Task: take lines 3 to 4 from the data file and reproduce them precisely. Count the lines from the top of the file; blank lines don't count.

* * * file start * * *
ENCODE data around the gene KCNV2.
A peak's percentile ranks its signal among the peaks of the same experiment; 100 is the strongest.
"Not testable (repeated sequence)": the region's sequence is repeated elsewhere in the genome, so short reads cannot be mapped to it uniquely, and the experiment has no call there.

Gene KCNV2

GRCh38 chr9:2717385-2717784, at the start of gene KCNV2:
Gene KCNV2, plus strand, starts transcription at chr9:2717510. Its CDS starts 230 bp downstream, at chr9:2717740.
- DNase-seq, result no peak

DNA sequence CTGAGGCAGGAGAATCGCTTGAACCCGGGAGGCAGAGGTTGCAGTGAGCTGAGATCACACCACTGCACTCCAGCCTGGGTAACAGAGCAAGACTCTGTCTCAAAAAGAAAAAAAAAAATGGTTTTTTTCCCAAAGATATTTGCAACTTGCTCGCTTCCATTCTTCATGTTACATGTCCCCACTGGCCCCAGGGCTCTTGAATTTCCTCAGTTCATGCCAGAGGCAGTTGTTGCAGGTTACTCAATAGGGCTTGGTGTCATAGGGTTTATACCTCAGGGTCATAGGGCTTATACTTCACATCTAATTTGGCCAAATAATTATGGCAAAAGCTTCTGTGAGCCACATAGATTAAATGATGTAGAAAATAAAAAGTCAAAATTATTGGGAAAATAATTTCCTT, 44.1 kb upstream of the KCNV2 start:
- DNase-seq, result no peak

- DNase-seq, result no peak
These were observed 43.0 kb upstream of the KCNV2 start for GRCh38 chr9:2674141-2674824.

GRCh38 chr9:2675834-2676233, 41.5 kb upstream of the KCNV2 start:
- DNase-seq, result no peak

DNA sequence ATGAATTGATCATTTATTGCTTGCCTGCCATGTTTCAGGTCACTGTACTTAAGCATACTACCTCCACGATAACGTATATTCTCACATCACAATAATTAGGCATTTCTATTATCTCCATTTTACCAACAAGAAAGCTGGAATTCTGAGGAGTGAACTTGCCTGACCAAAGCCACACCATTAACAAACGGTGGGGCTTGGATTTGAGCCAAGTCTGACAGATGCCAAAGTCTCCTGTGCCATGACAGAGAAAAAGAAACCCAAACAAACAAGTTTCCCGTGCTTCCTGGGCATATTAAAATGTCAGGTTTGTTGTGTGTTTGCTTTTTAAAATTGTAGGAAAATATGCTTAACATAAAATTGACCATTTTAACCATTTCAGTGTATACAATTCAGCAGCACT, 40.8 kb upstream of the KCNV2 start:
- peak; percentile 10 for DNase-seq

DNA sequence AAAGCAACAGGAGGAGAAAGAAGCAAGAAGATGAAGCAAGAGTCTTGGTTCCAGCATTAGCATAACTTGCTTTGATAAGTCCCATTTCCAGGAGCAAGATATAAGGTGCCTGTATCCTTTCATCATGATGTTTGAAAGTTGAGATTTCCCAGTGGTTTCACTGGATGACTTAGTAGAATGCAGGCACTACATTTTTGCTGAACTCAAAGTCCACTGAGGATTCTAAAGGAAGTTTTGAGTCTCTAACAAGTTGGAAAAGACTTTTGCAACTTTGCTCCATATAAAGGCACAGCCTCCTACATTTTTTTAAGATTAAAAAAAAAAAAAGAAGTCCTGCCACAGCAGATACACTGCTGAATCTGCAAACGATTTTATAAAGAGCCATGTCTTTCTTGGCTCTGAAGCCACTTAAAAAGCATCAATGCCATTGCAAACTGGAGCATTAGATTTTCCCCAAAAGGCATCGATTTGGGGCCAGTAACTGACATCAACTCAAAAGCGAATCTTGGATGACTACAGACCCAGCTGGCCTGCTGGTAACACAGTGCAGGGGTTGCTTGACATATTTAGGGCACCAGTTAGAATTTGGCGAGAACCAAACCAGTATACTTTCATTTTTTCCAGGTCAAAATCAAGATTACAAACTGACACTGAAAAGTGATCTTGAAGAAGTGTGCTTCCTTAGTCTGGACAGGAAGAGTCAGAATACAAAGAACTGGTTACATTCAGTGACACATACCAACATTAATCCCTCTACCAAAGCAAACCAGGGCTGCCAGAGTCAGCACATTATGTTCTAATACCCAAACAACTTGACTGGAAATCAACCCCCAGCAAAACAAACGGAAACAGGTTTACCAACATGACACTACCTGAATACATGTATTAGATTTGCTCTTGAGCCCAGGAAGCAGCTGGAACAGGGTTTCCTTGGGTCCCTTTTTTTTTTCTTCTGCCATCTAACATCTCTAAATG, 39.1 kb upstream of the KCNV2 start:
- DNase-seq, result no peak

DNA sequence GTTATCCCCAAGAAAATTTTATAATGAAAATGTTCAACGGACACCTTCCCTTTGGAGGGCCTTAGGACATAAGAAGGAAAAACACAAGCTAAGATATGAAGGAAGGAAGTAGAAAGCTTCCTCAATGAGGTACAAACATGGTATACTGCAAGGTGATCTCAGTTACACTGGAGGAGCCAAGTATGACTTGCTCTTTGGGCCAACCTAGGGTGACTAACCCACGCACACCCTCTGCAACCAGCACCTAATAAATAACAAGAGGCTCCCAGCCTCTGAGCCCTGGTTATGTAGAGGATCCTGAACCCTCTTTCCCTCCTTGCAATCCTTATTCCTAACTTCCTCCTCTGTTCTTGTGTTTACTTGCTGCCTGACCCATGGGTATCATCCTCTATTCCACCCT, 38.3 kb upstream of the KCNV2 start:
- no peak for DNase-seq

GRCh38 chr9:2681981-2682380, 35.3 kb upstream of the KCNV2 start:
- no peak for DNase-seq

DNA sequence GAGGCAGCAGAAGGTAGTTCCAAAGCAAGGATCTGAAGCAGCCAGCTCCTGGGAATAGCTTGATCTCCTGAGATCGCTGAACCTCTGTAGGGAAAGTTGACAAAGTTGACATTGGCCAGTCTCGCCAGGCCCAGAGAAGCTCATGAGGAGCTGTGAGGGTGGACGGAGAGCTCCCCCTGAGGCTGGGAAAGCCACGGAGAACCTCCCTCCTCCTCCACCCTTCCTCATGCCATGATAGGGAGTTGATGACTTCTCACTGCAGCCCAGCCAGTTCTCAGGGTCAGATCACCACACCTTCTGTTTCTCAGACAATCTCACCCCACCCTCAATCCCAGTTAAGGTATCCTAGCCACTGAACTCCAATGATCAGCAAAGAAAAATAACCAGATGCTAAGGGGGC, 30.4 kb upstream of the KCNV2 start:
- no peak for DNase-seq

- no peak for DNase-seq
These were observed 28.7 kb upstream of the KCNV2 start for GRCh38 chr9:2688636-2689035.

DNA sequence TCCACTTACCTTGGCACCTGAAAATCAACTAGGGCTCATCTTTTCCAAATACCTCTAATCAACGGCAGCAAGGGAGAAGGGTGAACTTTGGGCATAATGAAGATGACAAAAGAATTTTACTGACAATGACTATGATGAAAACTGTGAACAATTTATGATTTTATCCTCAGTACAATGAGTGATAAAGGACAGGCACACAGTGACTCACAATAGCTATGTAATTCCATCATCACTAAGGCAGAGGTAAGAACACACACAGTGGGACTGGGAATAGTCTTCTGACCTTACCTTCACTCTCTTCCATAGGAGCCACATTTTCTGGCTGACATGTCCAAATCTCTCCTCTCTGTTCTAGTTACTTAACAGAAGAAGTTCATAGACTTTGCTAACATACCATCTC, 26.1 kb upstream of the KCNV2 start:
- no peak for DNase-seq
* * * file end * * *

"Not testable (repeated sequence)": the region's sequence is repeated elsewhere in the genome, so short reads cannot be mapped to it uniquely, and the experiment has no call there.

Gene KCNV2